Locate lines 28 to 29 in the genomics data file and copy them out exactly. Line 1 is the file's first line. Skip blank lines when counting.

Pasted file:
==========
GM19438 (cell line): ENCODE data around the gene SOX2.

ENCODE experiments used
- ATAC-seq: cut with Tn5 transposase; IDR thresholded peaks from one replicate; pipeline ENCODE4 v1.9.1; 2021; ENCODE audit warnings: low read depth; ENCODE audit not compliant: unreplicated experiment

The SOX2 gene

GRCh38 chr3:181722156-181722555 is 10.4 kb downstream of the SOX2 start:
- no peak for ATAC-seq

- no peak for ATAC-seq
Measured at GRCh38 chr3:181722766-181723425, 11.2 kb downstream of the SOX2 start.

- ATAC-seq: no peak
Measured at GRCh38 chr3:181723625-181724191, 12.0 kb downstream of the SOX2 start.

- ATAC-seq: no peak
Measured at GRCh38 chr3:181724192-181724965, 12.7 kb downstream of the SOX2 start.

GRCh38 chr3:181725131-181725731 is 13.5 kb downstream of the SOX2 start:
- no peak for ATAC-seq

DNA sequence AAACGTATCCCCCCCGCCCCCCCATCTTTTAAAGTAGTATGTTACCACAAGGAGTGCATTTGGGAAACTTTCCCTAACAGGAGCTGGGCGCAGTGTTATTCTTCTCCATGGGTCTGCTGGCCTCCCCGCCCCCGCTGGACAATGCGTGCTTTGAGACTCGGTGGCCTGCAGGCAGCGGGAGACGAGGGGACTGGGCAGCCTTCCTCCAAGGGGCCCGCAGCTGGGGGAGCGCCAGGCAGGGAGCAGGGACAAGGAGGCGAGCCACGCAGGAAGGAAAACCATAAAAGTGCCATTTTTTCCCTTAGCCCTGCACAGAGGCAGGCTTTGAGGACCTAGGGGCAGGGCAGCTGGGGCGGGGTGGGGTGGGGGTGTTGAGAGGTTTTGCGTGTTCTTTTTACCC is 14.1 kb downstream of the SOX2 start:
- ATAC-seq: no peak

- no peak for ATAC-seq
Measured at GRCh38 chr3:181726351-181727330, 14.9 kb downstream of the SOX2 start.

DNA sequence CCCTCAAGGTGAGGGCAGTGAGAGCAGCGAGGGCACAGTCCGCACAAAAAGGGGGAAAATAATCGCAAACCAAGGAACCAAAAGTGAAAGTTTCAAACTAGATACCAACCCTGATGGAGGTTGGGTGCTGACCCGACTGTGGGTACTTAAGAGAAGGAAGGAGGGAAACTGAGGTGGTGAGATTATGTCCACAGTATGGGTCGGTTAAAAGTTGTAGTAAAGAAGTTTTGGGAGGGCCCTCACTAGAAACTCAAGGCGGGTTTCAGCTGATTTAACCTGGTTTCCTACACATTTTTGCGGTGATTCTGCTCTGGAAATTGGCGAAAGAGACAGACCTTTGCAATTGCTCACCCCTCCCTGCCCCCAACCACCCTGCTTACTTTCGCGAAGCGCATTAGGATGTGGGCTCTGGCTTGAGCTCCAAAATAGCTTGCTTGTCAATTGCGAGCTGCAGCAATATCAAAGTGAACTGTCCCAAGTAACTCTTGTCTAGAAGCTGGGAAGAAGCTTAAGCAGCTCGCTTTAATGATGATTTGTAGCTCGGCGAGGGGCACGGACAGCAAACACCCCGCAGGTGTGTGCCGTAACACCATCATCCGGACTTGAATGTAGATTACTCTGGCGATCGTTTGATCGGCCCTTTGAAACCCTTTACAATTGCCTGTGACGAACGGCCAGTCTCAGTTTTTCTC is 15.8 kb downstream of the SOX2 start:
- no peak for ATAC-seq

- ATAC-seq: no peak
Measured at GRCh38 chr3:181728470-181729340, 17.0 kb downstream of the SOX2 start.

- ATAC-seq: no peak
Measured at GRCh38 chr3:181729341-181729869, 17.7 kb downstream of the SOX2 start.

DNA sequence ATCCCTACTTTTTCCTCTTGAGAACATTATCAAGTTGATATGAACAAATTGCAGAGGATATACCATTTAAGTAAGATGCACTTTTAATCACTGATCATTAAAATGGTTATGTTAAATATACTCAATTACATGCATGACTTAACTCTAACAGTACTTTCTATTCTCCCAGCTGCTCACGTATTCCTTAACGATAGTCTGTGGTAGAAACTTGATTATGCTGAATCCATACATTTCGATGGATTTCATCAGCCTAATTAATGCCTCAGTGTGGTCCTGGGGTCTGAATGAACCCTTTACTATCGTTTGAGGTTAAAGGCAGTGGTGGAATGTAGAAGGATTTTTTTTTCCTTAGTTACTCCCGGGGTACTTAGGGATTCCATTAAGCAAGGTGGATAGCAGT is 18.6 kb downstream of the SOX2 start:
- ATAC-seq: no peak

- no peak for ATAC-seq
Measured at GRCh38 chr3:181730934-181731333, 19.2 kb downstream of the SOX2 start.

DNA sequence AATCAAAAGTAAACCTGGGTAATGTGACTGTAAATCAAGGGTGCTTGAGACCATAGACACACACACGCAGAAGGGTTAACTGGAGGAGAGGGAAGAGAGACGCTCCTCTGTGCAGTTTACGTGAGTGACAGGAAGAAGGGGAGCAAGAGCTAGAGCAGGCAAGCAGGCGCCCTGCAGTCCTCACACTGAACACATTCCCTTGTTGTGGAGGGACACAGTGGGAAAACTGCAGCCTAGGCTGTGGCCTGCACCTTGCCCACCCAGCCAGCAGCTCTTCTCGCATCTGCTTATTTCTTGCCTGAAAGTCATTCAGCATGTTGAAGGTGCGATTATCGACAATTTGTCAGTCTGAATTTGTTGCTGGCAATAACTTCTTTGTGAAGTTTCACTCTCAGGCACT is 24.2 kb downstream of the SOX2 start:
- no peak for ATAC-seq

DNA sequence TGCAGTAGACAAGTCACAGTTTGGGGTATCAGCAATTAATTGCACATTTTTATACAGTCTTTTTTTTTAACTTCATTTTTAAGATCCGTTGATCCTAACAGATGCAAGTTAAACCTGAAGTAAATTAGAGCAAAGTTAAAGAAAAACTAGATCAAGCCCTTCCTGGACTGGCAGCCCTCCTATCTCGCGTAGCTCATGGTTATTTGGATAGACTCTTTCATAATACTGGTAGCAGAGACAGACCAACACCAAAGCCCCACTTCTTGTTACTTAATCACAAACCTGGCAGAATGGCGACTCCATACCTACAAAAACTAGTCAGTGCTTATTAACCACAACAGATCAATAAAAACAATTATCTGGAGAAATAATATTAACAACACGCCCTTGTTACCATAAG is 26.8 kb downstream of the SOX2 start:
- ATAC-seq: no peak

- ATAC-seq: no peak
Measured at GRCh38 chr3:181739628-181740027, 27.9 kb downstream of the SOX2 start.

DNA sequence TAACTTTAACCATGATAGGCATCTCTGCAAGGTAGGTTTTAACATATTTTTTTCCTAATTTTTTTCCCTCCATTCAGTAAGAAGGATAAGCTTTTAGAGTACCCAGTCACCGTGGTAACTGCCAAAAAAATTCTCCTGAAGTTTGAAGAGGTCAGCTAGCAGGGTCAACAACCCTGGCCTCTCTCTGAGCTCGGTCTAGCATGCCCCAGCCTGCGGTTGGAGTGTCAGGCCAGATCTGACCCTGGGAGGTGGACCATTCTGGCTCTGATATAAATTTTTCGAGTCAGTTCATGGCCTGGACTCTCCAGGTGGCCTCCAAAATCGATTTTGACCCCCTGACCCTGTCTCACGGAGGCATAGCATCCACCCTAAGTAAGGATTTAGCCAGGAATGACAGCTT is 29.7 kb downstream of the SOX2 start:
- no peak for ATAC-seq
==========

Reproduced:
Measured at GRCh38 chr3:181730934-181731333, 19.2 kb downstream of the SOX2 start.

DNA sequence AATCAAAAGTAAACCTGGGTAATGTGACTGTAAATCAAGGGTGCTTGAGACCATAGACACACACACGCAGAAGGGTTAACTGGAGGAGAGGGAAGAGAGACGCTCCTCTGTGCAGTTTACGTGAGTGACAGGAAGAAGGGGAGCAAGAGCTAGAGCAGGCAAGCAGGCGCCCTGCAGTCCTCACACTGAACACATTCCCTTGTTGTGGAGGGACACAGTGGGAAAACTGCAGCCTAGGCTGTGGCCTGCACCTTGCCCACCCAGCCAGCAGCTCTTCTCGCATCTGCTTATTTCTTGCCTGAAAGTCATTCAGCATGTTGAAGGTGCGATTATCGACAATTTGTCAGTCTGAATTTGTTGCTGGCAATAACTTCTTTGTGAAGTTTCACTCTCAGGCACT is 24.2 kb downstream of the SOX2 start: